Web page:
Types of Editing |Developmental | Copy Editing | Proofreading
When it comes to the different types of editing, I like to keep it simple. I squish them all into three main categories:
- Developmental Editing
- Copy Editing
The issue is that definitions vary depending on the editor you’re working with and each main category has several subcategories that narrow in and make things more specific. Finding what you need, especially as a new self-publisher, can be daunting!
Author tip: most authors only need a copy edit. It provides a great mix of everything you would likely need.
Let’s start with developmental editing. This type of editing can be before a project starts or after it’s complete. It entails either helping an author organize the book to write or helping the author find holes in plots or poor character development. Some forms of developmental editing are called book shepherding where the developmental editor is a kind of book coach that the author runs things past or it can even involve full-on rewriting. In some cases, it can involve search engine optimization (SEO) and even market research.
Developmental editing can also be called substantive editing or content editing. It’s basically all the same. It’s the big picture type of editing that involves a lot of feedback between author and editor. It’s about finding what works and what doesn’t and can involve directly correcting it (writing) or just pointing it out (notes).
A general developmental edit will provide two reports. The first one would be a critique of the manuscript also called an editorial report, and a marked-up manuscript with side notes also called an annotated manuscript.
A light version of a developmental edit is called an editorial assessment and is typically part of working with a publisher. It’s for a 1stdraft type of manuscript or even an outline draft. The purpose is to ensure a strong story is being laid out to lay the foundation for the rest of the book.
A structural edit also falls under the developmental edit umbrella. It’s a focus on the story’s flow. Does it keep the reader engaged? A regular developmental edit would cover what a structural edit would, however, if your book has a lot of flashbacks or twists and turns, getting this specific type of edit would be beneficial.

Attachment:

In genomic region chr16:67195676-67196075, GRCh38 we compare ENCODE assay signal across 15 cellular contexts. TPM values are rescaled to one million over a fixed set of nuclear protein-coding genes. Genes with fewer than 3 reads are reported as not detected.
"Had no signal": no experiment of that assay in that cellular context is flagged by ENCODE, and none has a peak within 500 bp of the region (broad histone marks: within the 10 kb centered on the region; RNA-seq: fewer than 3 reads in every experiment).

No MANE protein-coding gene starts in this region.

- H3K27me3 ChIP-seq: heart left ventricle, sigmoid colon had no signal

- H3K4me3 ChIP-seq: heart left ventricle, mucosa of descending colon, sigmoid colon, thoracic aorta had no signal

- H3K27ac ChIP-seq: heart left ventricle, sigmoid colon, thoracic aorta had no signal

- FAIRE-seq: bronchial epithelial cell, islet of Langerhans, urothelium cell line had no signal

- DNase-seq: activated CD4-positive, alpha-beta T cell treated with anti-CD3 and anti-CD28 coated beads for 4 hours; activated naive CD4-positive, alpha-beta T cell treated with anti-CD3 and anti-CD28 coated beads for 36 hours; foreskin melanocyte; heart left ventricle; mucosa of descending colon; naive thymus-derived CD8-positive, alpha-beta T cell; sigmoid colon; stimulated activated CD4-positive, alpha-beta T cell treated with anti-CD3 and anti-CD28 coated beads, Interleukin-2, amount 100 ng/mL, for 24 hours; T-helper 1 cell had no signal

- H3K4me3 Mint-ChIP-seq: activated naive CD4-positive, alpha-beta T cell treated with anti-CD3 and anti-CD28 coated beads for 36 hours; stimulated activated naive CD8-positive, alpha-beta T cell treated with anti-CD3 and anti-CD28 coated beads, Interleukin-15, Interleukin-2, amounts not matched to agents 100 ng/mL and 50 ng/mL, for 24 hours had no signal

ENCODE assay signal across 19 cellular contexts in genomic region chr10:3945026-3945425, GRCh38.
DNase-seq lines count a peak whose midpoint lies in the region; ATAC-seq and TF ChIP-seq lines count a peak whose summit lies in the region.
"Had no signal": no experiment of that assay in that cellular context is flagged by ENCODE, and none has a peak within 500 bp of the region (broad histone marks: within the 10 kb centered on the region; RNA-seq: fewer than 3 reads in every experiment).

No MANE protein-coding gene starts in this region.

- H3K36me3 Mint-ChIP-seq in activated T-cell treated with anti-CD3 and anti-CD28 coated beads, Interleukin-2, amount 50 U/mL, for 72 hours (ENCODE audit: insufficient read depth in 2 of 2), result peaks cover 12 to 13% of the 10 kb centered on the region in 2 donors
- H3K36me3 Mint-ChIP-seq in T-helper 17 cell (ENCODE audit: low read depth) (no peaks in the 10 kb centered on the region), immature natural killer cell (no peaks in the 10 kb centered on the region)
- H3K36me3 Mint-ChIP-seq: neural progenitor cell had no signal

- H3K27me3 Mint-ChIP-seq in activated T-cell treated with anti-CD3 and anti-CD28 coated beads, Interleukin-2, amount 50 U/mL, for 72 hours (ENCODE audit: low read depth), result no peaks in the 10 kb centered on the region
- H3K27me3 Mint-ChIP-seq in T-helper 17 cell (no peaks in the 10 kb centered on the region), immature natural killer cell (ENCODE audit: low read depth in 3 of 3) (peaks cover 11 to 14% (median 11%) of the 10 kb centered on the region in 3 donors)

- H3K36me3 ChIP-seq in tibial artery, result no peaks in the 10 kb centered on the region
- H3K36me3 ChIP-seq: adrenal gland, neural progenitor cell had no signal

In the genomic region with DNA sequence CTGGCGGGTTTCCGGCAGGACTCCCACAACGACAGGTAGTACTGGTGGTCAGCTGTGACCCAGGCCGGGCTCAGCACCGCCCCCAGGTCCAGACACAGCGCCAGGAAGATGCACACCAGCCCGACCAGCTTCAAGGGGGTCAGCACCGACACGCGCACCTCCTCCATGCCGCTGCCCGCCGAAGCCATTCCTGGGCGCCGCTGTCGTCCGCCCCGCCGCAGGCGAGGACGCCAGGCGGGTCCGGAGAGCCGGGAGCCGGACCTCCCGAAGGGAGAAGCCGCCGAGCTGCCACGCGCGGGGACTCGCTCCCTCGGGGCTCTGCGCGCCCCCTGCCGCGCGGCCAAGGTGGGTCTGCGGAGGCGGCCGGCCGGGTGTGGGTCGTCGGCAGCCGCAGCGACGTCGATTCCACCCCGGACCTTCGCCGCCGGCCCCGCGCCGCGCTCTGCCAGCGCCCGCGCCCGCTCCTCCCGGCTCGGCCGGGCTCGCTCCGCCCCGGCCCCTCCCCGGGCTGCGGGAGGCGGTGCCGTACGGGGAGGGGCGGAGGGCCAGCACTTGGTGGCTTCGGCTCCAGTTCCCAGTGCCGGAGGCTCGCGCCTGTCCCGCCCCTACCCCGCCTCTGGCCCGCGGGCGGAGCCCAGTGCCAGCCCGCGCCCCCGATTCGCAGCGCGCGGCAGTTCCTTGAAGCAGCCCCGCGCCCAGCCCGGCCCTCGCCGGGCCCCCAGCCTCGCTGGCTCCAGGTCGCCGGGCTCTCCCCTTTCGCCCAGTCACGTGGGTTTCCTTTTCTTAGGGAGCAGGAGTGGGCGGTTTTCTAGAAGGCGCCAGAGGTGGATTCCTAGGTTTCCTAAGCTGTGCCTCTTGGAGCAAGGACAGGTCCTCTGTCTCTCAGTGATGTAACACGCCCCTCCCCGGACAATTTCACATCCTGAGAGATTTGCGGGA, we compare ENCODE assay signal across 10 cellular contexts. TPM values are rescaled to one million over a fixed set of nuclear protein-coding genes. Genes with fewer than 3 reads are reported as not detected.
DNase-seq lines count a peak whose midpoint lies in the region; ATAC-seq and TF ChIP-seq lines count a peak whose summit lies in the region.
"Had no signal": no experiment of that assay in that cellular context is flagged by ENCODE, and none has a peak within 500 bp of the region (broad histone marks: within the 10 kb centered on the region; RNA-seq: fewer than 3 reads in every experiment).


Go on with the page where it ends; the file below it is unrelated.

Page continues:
A copy edit is the catch-all and most common type of book editing. A copy edit has several subcategory names like mechanical editing and line editing. The goal of a copy editor is to improve the manuscript. A copy edit typically covers:
- Word and language usage
A line edit is a focus on flow and prose. A good copy editor would include the elements of a line edit.
A good copy editor would also point out developmental issues as side notes. While not as intense as a structural edit or line edit, a copy edit is a jack-of-all-trades and by far the most common type of editing needed by authors.
Most authors new to the world of editing think of proofreading as another name for copy editing or editing in general. While proofreading does involve light grammar and punctuation checks, it’s more of a final read-through that looks at layout. They look at headers, chapter titles, page numbers, margins and indents. They make sure the book looks great and doesn’t have any overlooked elements.
Back in the day before something went to print it would be cast in metal and a proofreader would double check everything before doing so since deleting something cast in metal wasn’t possible.
In today's market, a proofreader is a light edit just focusing on grammar and punctuation. It can also go under the term of formatting. A formatter will check headers, margins and indents to ensure everything is set to the final format standard, like print or eBook.
Typically, a formatter wouldn’t do a grammar check, but many formatters offer a combination service that will run the document through a program like Grammarly.
Honorable Mention Types of Editing
A lot less common types of editing that usually get lumped in with a special request to a copy editor are things like:
- Fact checking
- Indexing (characters, topics, lists)
- Style guides
Typically for nonfiction, these types of edits are normally done by formatters or copy editors as special requests. The style guide most common among books is the Chicago Manual of Style, however, requests for APA or other style guides are common for specialty documents and books.
How to Find an Editor
Now that you figured out what type of editing you want, let’s get down to how to find and pick an editor. The number one thing new authors make a mistake with is passing up a free sample edit. Take a few pages from your book and give it to a handful of editors. Have them all work their magic and compare the samples to pick the best one. The other variable is the price. If you have two or three editors that produce the same results, pick based on price.
The process of self-publishing is daunting. When you hear the editor is going to take a month to get your manuscript back, don’t stress and don’t pressure them. Often editors work project to project and while they edit, they work to make a queue of projects so that they don’t run out of work. The wait time may include that queue time. If you pressure an editor, they may agree to a shorter time frame, but in doing so, they move you ahead of someone else and rush your project. You don’t want an editor to rush. You want them to take their sweet time and be in a good mindset to handle your project with care. Quality over speed.